May 17, 2024
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Linking Northern and Central NJ, Bronx, Manhattan, Westchester and CT

Part XVII

Throughout April, May and June 1940, the Nazis continued their drive to dominate Europe by conquering Denmark, Holland, Belgium, Luxembourg and France. As Saul Friedlander noted, the stunning Nazi victories caused panic in the U.S. and fear that an invasion of the Western hemisphere might be imminent.

The Germans understood that America was impotent as a result of the defeat of the Allies, and that no matter how vociferous their verbal objections might be, they were not in a position to initiate practical action. The U.S. was virtually in a state of paralysis in light of a looming election campaign, the speed in which 120 German divisions attacked the entire length of the Western front and the complete lack of preparedness on the part of the American armed forces.

The Jews had “worked themselves into a state of panic, verging on catastrophic despair,” observed Salo Baron, professor of Jewish history at Columbia University in the July-August 1940 edition of the Contemporary Jewish Record. An ever-increasing number of Jews began to believe that there was little use in attempting to ameliorate even a “small fraction” of the distress, for the refugee crisis seemed to be growing beyond their ability to cope with it.

The point had been reached where some Jews were “beginning sincerely to favor, or else find a ready excuse for, complete inertness and a fatalistic suspension of all activities, including even the financial contributions for relief of European Jewry and the reconstruction of Palestine.”

B’nai B’rith urged the American rabbinate to divert their attention from foreign affairs to their congregants, who were seriously disturbed by the problems confronting European Jewry. The rabbis could do little to affect change abroad, but might be able to relieve American Jewry’s sense of frustration and despair.

After the Nazi offensive in the West in May 1940, there were discussions about the possibility of a German victory and what it might mean for the Jews of Europe. Jacob Fishman, the editor of the Jewish Morning Journal, suggested that American Jews should develop a broader concept of time and space. Events should no longer be viewed within the context of an individual’s brief life span. Even if Hitler should win a momentary victory, it would mean very little in the course of history.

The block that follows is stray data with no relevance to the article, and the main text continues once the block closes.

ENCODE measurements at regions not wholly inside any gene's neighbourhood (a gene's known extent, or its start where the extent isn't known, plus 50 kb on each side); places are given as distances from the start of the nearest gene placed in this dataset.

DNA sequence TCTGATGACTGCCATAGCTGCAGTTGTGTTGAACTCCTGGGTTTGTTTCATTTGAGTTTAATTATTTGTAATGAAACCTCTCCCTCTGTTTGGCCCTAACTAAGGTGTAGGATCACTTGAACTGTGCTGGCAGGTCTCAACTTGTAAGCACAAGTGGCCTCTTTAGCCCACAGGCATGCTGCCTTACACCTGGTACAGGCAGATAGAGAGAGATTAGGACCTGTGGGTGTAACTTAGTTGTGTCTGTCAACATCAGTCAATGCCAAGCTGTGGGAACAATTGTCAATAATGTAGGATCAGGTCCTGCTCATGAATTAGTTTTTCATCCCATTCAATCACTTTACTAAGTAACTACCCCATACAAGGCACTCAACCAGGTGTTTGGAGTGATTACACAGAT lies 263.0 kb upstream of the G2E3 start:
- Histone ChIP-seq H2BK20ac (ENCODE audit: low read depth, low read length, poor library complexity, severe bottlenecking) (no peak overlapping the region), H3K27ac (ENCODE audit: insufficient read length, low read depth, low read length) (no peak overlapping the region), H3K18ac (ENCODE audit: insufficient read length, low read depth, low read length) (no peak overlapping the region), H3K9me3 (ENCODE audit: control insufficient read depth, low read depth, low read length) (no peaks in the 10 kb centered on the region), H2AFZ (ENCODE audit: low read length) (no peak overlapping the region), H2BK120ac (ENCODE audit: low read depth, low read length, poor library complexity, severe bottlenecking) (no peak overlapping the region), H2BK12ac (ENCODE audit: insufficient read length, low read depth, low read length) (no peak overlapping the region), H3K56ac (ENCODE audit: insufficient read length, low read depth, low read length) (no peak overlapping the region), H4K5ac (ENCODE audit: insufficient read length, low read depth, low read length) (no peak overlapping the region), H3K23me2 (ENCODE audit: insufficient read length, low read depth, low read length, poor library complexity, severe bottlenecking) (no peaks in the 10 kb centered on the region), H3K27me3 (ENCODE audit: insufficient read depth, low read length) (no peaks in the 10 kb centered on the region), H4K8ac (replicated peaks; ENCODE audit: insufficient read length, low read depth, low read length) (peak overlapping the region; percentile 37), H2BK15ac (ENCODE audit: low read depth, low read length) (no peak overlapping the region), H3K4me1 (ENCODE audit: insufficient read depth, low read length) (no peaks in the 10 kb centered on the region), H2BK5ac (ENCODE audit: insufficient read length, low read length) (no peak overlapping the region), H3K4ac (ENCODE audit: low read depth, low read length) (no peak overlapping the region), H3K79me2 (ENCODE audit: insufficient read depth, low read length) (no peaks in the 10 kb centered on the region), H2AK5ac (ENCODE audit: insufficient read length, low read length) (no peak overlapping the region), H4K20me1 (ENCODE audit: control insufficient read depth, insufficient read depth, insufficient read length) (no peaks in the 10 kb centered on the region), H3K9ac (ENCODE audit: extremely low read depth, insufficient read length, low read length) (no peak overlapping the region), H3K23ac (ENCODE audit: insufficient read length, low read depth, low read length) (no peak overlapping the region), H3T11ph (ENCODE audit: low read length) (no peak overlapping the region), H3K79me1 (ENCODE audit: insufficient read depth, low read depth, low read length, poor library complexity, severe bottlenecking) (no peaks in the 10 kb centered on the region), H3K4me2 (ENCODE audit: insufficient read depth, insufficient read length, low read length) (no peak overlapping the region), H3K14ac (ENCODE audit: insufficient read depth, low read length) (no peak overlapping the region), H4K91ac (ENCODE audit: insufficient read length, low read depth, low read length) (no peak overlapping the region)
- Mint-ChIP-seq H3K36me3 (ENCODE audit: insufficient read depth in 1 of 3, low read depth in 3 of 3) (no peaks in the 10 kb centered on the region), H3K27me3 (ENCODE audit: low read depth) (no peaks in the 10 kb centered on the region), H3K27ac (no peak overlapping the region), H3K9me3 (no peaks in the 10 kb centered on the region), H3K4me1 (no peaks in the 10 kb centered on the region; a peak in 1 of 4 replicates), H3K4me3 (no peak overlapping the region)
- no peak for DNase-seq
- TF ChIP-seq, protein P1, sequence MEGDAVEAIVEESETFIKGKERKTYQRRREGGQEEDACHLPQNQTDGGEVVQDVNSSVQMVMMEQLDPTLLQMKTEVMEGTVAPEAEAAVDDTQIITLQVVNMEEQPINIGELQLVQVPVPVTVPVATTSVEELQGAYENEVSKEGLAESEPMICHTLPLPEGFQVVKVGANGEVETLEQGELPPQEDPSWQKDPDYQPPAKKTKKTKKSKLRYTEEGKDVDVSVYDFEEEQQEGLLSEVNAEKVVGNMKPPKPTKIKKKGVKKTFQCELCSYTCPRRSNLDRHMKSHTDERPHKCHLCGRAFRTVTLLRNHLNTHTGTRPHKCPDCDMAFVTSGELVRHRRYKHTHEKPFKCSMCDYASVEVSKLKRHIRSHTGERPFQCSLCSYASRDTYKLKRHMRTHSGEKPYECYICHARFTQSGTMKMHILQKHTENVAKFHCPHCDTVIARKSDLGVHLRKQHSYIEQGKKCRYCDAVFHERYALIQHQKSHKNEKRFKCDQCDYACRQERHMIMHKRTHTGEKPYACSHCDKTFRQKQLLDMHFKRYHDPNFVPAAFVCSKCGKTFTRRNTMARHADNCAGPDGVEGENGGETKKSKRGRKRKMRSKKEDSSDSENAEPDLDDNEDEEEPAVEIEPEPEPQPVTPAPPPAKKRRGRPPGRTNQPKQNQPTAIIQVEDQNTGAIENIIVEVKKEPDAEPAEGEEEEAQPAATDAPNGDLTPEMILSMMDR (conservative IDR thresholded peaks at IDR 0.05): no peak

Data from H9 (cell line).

Salo Baron accepted the possibility of a German victory, but vainly tried to assure American Jewry that such a triumph did not necessarily mean that Germany would permanently dominate Europe. “Historic experience,” he maintained, “has shown that few conquerors know their limitations, and that as a rule, one war has led to another with ever-changing coalitions of power.” With regards to the Jews, Baron saw several mitigating factors that should have dispelled the “prevailing feeling of doom.”

First, almost two-thirds of the entire Jewish population lived in the Soviet Union and the U.S. At least for the time being, these groups were not in the range of direct hostilities and there was hope that they might be spared altogether. If you added the Jewish communities of Latin America and the British dominions, which were not likely to be invaded or to be permanently occupied, there were three-quarters of the Jewish people left in the world.

Although the Jews of the Soviet Union could not provide financial assistance, they were still a “moral factor.” In the future, they might be able to help other Jews find a place in the virgin territories of Russia.

Secondly, it is axiomatic that Jews suffer more significantly in nation states that were composed of multiple nationalities. Baron believed that as Germany would conquer large territories “…it would lose its national homogeneity and become a state of multiple nationality, which incidentally, might cool its anti-Semitic zest.” He envisioned the possibility of a sort of Pale of Settlement. Allowing the Jews to live in areas inhabited by the subjugated nationalities.

Thirdly, the tide of world-wide anti-Semitism might well have abated as a result of the war. Few nations would ever again be deceived by anti-Semitic charges that Jews are the mortal enemy. Anti-Semitism was not dead, but its future effectiveness on such a grand scale was highly questionable.

Fourthly, in considering the future of Palestine, it was important to recognize that even if the Italians would occupy Palestine, the Jews would be needed to help stem the tide of the local nationalist rebellion and maintain economic stability. On June 10, 1940, Italy joined the Axis and proclaimed war on France and the United Kingdom. After France signed an armistice agreement with Nazi Germany on June 22, 1940, the Italians took control of military bases in Ethiopia and in the Dodecanese Islands in the southeastern Aegean Sea, enabling them to attack British assets throughout the area.

No matter who won the war, Baron knew that millions of Jews were “doomed to gradual strangulation, to a disproportionate share in the general starvation, and to a physical and mental maltreatment by the governing powers that can hardly be imagined….” He asked that these “catastrophic realities” of the present and the future “serve as an incentive for a determined and vigorous effort, rather than an excuse for retiring into the corner of helplessness and hopeless inactivity.” It was the duty of the Jewish leadership to restore American Jewry’s composure and calmly explain the situation. Much had to be done and the energy stirred by the panic could be harnessed for constructive activity.

Alex Grobman, PhD

 

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